EXTREMELY FINE STAMP AND THE ONLY RECORDED CUT-SQUARE EXAMPLE OF THE RARE PHILADELPHIA DESPATCH POST FIRST ISSUE. A MAJOR LOCAL POST RARITY, FREQUENTLY REFERRED TO AS THE “PEROT PROVISIONAL” OF UNITED STATES PHILATELY, BASED ON ITS SIMILARITY TO THE FAMOUS BERMUDA PROVISIONAL ISSUE.
Our firm published a census of Philadelphia Despatch Post 15L1 and 15L2 covers in Sale 817 (David Golden collection) and an updated/corrected version in Sale 830 (Hall collection). In 2005 a new example of 15L1 on cover came to light. In 2013 Dr. Vernon R. Morris Jr. published an updated and comprehensive photo census in The Penny Post (Vol. 21, Nos. 1 and 2). Using the Morris census, there are 14 recorded Red 15L1 covers, and 6 Black 15L2 covers (including one 15L2 in the Tapling collection at The British Library). These covers account for all 20 known examples of the adhesive in black or red. The stamp on this cover is the only one cut with square margins among all recorded examples -- the others are cut to the shape of the circle.
Regarding this cover, Dr. Morris points out “although a specific street address may not be written, the 1840 McElroy city directory listed Frederick Fritz at 366 North 6th Street, just at the east edge of the Spring Garden District. Since the government post office was involved this cover may been [sic] held at the post office as a drop letter until picked up by Mr. Fritz.” In a state Auditor General's report (Mar. 26, 1841) to the Pennsylvania Senate, Frederick Fritz is identified as a former collector of tolls on the Philadelphia & Columbia Railroad, who was arrested in 1839 and charged with failing to account for $46,574.21 in funds. There was also a fire marshal named Frederick Fritz during the same period; perhaps this correspondence was delivered to the wrong Frederick Fritz.
The establishment of the Philadelphia Despatch Post is documented in an advertisement in the Philadelphia Public Ledger, Dec. 8, 1842. A larger Robertson & Co. advertisement contains information that differs from the smaller Public Ledger ad. Notably, the stamps are priced at 3c individually, 31c per dozen and $2 per hundred. Valuable-letter registration for 6-1/4 cents and a 6c rate on letters beyond two miles are quoted (no examples of either service are known). The firm's address is 93 Chesnut Street, not 83 South Second Street as in the earlier advertisement. Published research by Robson Lowe, Edward T. Harvey, Norman Shachat, Steven M. Roth, Calvet M. Hahn and Dr. Morris has explored the vexing questions of ownership and transition from the predecessor posts to the successor, D. O. Blood & Co.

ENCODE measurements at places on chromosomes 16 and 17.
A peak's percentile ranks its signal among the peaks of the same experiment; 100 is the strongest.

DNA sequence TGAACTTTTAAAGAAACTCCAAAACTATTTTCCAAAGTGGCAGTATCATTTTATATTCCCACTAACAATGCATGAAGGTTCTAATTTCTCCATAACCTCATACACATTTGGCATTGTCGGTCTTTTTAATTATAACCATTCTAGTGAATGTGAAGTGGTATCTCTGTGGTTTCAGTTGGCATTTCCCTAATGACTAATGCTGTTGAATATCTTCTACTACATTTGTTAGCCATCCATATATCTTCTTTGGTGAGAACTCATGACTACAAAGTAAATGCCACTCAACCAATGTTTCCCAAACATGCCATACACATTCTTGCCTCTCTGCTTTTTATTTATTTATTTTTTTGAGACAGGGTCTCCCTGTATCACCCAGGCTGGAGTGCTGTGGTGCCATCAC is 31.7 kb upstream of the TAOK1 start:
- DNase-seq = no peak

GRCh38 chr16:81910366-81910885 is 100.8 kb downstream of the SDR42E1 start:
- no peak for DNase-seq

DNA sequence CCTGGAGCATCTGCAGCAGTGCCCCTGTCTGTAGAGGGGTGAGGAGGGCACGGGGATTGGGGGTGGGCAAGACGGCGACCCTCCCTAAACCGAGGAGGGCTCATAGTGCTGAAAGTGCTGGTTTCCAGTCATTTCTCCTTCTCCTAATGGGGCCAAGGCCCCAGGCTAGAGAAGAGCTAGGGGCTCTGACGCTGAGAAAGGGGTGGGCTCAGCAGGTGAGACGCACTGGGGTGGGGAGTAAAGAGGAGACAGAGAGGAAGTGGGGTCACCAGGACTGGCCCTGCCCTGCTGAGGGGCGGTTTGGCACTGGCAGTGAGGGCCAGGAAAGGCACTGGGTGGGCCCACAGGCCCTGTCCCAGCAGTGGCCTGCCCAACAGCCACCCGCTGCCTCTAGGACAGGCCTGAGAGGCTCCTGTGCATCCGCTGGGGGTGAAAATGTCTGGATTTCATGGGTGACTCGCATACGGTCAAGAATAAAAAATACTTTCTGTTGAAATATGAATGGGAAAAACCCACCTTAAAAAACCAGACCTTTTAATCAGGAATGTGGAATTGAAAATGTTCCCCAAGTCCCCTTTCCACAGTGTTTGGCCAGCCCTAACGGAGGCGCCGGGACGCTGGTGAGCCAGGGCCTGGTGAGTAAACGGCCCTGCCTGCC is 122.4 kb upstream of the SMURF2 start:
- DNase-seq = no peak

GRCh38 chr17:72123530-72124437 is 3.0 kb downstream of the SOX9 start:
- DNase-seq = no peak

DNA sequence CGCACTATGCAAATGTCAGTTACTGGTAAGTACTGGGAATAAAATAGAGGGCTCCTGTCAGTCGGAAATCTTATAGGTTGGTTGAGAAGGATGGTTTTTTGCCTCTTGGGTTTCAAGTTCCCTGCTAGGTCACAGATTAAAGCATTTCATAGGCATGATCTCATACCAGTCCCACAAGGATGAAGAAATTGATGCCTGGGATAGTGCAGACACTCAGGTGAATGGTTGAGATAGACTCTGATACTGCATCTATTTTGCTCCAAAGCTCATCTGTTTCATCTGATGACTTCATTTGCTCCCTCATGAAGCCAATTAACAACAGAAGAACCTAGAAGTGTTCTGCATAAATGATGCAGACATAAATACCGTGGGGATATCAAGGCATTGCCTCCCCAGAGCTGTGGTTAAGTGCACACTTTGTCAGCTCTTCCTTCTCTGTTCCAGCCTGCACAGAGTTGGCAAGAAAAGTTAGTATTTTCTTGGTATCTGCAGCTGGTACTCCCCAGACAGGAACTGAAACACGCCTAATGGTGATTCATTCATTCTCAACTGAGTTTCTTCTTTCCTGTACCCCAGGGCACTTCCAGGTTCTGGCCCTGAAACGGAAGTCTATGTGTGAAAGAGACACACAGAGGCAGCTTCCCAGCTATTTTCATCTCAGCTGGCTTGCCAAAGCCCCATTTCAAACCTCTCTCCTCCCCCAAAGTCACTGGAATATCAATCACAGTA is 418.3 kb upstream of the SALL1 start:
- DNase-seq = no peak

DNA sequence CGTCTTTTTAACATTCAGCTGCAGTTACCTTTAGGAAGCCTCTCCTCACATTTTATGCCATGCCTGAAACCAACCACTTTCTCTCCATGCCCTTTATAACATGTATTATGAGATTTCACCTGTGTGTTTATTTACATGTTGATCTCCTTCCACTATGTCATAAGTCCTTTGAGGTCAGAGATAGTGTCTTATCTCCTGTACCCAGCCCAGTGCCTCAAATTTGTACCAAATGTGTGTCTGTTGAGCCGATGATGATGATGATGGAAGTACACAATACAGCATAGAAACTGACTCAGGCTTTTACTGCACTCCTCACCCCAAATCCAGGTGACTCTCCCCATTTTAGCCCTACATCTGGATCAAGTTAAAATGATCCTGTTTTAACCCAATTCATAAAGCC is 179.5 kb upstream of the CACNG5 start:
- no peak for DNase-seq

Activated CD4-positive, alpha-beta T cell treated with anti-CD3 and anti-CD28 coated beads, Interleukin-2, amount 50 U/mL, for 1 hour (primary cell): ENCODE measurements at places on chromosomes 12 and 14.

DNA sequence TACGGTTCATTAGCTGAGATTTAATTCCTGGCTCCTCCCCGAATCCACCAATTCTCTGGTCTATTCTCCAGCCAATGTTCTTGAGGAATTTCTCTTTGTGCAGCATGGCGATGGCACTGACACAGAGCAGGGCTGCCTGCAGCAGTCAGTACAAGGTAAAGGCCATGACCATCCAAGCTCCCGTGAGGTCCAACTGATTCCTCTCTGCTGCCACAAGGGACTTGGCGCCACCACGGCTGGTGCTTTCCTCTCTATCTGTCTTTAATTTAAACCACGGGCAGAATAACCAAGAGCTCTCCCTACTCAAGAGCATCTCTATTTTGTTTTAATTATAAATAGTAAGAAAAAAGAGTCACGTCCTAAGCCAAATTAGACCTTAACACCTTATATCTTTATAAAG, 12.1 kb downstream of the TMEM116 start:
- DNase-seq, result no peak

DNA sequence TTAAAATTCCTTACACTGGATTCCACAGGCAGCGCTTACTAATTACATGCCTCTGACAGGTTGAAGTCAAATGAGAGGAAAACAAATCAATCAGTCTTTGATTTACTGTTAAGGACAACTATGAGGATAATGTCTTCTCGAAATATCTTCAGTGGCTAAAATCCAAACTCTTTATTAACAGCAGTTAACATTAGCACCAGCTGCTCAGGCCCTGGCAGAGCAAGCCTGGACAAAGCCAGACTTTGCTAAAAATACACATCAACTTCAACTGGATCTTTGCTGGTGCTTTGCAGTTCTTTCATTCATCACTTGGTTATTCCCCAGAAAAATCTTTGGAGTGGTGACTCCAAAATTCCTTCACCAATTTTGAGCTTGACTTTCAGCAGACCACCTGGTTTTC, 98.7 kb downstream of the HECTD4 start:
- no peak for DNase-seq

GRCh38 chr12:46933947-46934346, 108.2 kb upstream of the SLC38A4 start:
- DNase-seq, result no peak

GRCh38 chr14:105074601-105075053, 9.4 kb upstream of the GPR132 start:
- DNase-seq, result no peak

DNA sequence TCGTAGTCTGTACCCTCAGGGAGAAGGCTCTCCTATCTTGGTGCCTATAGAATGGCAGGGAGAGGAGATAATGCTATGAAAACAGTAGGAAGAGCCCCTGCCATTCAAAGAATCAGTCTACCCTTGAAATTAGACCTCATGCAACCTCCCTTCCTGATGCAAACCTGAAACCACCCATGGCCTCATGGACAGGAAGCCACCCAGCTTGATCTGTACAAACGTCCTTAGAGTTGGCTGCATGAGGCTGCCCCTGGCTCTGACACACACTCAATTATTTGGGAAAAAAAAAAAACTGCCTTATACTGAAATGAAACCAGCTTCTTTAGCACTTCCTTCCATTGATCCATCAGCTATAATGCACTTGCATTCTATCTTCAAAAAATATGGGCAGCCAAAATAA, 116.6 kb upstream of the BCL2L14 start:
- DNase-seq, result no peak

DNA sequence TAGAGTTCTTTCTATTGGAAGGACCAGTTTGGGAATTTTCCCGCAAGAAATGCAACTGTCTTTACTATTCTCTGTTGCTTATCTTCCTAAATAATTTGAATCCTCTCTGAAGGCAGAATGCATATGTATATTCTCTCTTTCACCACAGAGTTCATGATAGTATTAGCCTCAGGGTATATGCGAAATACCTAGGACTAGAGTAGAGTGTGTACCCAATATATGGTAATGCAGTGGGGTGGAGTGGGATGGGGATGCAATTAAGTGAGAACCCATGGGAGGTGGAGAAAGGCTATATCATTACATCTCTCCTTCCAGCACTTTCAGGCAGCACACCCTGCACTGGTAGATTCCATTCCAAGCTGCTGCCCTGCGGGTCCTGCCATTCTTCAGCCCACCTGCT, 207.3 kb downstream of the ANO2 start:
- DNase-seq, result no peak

The significance of the Philadelphia Despatch Post and its stamps is summed up in Dr. Morris’ 2013 Penny Post article: “The Philadelphia Despatch Post was the third entity in the world to produce stamps for prepayment of postage, after Great Britain in 1840, and New York in February 1842. To put this into its proper historical perspective, Switzerland was fourth in March 1843, and Brazil fifth in August 1843. Postmaster provisional stamps in the United States began July 1845, United States federal stamps in July 1847. Moreover, for eighteen months the Philadelphia Despatch Post was the only private post in the United States, and the entire world, dedicated solely to city delivery of letters.”
Ex Caspary, Boker and Haub. With 2019 P.F. certificate stating "genuine usage, the cover without side flaps". There is no Scott value quoted for 15L1 with square margins or tied on cover.
VERY FINE. THIS IS THE ONLY RECORDED COVER WITH THE 10-CENT TYPE III STAMP, THE SETTING FROM WHICH THE SIDE ORNAMENTS HAVE BEEN REMOVED. AN OUTSTANDING CALIFORNIA LOCAL. ONLY ONE OTHER EXAMPLE IS RECORDED (TORN AND OFF COVER).
Our records contain just two examples of 33L7, the Type III setting in Red; the other is off cover (Siegel Sale 825, lot 1688). In the 1917 Worthington sale (lot 643), this cover was described with the stamp "used as seal on original." Prior to the 1957 Caspary sale, the stamp was lifted and moved to its present position, which allows the address side and stamp to be displayed more effectively. The docketing with 1867 date (probably early 1867) indicates a very late use of the California City Letter Express, which ceased to exist at about this time.
Illustrated in Nathan and Letters of Gold. Ex Worthington, Caspary, "Edwards" (Grombacher), Golden and Lyons. With 1999 P.F. certificate. Scott value $19,000.00 for this cover.